Silent Planet – Iridescent
Released: November 12, 2021
Garrett Russell // Lead Vocals, Guitar
Thomas Freckleton // Bass, Keyboards, Clean Vocals
Mitchell Stark // Guitar, Clean Vocals
Alex Camarena // Drums
Silent Planet have been marking their name in the metalcore scene over the past few years, and they’re just about to drop their biggest record to date, Iridescent. The 12-track record covers a series of themes important to the band, and sees the outfit experiment into unchartered territory with their fourth studio album. So, let’s get into it with an approach where the review can be followed along, and experienced track-by-track.
After some ominous sounds intertwined with urban sound effects on intro track ‘1-1-2‘ Californian band Silent Planet dive straight into ‘Translate the Night’ which has front-man Garrett Russell immediately belch his emotive unclean vocals. With dramatic riffs, thundering drums and a tight ‘blegh’ from Russell, we know we’re getting into the thick of it right away. It’s breakdown central immediately from this opening track, where the band alternate between menacing carnage and rhythmic balance.
We’ve heard ‘Trilogy‘ before and it hits with those now-familiar prog-metalcore Veil of Maya vibes. In contrast to the last track, it’s refreshing to hear the focal point of clean vocals on this track, albeit without completely eliminating Russell’s immense verses of blistering heavy hell. This perpetuating mechanical element cascades through the track, holding that progressive tone that really shapes the track.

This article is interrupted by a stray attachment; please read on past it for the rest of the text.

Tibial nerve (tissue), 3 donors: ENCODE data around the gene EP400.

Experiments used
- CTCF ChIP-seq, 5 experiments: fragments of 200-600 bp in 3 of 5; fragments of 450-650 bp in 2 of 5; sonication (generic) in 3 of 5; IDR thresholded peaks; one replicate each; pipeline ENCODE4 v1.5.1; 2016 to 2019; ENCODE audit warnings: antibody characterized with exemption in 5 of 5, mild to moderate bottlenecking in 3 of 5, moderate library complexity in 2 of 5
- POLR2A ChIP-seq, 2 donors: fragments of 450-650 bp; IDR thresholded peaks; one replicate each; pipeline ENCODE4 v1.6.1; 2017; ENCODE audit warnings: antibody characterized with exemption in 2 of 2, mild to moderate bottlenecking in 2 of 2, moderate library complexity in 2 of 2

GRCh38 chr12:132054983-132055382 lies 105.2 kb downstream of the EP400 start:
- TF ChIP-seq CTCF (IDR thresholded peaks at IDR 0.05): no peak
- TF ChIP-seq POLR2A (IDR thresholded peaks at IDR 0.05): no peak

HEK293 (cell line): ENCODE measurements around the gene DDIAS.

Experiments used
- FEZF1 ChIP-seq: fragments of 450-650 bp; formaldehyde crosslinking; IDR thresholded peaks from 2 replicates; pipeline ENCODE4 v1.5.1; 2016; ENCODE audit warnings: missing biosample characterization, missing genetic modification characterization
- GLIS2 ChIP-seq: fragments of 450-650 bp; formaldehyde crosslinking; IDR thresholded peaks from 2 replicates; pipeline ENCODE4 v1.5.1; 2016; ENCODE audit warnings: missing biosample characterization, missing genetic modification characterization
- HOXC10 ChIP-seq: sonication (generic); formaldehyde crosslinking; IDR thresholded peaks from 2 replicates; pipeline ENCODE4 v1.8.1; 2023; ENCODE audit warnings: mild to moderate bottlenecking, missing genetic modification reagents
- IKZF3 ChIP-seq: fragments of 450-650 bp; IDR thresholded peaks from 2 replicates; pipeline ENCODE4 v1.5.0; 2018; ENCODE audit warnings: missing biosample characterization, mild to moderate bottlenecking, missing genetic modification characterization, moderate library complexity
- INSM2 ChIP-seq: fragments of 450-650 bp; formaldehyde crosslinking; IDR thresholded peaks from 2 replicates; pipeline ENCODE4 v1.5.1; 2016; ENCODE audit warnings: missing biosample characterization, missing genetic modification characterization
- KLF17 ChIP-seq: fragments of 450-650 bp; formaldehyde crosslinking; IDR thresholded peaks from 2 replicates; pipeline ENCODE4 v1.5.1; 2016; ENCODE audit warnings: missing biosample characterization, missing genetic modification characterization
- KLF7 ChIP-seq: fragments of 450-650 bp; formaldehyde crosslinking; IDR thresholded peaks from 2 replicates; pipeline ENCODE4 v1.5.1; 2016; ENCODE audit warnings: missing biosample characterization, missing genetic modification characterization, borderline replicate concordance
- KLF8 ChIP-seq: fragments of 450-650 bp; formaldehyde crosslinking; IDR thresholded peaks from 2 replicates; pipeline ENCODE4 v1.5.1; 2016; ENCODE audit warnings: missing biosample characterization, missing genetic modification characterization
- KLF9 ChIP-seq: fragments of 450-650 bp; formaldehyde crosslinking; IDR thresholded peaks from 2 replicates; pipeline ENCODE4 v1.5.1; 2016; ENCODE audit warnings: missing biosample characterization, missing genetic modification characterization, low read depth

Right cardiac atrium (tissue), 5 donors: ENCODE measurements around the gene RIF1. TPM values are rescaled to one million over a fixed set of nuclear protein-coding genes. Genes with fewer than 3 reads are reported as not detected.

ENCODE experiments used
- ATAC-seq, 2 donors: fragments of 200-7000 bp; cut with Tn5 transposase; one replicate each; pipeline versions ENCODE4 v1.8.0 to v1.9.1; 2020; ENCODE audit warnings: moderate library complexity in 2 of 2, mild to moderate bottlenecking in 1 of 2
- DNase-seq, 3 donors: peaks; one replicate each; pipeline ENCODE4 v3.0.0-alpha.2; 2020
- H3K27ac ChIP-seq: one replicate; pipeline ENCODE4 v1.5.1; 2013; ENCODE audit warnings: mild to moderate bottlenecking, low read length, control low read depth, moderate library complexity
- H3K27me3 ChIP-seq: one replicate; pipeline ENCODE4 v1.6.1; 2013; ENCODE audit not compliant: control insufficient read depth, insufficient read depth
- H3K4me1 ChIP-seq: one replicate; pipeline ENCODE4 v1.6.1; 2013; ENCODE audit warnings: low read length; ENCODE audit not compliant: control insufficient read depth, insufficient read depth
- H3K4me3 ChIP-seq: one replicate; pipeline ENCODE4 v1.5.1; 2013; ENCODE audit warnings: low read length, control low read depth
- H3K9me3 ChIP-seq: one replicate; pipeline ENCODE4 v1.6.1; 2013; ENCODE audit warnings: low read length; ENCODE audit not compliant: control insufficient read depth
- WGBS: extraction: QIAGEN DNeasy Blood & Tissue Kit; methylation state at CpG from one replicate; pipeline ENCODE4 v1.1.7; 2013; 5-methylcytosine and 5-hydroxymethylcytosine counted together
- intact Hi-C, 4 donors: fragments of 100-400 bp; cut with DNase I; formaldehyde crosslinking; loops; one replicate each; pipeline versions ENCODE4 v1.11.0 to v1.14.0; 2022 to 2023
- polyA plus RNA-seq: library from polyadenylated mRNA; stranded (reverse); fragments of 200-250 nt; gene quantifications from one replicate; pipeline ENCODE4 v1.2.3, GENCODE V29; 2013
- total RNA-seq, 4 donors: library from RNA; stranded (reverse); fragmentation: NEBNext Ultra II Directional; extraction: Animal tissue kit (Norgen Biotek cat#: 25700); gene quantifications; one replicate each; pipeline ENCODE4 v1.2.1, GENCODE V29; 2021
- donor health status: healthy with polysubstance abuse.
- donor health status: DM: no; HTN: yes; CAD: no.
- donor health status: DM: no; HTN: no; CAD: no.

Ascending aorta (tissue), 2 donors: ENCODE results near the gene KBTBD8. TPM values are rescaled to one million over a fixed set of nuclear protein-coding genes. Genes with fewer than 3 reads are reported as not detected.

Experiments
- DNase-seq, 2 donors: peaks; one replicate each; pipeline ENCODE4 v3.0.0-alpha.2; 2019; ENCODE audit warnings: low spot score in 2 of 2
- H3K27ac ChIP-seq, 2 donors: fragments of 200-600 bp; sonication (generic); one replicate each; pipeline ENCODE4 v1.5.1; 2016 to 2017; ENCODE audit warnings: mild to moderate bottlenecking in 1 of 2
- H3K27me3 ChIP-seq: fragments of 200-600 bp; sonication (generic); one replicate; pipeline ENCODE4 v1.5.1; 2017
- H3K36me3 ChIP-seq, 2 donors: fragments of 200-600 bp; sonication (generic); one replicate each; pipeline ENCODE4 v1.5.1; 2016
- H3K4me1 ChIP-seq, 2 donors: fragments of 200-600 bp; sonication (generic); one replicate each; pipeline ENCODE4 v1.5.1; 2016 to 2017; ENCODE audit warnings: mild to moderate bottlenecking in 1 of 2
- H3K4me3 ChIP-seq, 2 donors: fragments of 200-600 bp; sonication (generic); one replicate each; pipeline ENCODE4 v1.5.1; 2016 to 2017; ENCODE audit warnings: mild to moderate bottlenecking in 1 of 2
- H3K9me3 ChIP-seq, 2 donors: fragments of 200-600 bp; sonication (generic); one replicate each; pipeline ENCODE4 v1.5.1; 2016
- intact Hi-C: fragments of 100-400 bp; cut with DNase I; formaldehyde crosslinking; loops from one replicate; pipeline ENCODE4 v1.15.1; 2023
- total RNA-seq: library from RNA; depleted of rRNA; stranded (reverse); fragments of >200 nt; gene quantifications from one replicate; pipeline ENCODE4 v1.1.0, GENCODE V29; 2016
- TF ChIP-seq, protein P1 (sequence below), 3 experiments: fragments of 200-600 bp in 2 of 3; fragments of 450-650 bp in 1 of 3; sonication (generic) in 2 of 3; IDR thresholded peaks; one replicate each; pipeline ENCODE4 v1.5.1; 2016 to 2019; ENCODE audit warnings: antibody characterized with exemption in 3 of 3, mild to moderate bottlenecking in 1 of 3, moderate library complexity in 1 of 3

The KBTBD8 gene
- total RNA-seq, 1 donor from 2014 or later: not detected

As we dive into ‘Second Sun‘ it becomes clear that this is a special record for Silent Planet. It’s not just a generic metalcore album (not to allude to their others being boiled down to that by any means), but the obvious experimental output is abundantly clear this early on in the record. The track shows the band shift between varying rhythms and moods with Russell in complete focus with his relentless unclean vocal effort. Notably, the three-quarter mark shows the band cease to some basics and cleans before spectacularly unleashing what’s under the hood once again with their signature ambient metalcore style.
It’s great to hear ‘Panopticon’ deeply embedded in the record, and is already a nostalgic recollection to its standalone release when those shivers arrived with the excitement of new music from Silent Planet. It’s a heavy one, folks so prepare yourselves. The band dial it up ten-fold and Russell is leading the pack after a few tracks of clean vocal centricity. Packed with djent-grooves and immense production, the band strip back to their gnarly roots. Russell chases his deepest growl and takes the band into an inescapable breakdown that simply describes idyllic metalcore.
‘The Sound of Sleep’ takes us to around the mid-way point of Iridescent. Whilst the pace shifts instrumentally, the frontman takes no rest. Those electro-mechanical effects returns with the band’s ambient style as they deliver a track reminiscent of some of their recent work on ‘When The End Began’ and ‘Everything Was Sound’. Emotive lyrics are the focus on the track, with the rest of the band drawing into the visceral intensity.